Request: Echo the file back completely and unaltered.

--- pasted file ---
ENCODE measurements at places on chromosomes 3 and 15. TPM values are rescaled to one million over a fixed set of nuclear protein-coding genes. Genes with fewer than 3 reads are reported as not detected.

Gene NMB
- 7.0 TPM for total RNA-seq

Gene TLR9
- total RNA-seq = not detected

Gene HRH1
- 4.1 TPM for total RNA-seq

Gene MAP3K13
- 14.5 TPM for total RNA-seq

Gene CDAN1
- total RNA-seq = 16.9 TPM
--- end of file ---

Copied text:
ENCODE measurements at places on chromosomes 3 and 15. TPM values are rescaled to one million over a fixed set of nuclear protein-coding genes. Genes with fewer than 3 reads are reported as not detected.

Gene NMB
- 7.0 TPM for total RNA-seq

Gene TLR9
- total RNA-seq = not detected

Gene HRH1
- 4.1 TPM for total RNA-seq

Gene MAP3K13
- 14.5 TPM for total RNA-seq

Gene CDAN1
- total RNA-seq = 16.9 TPM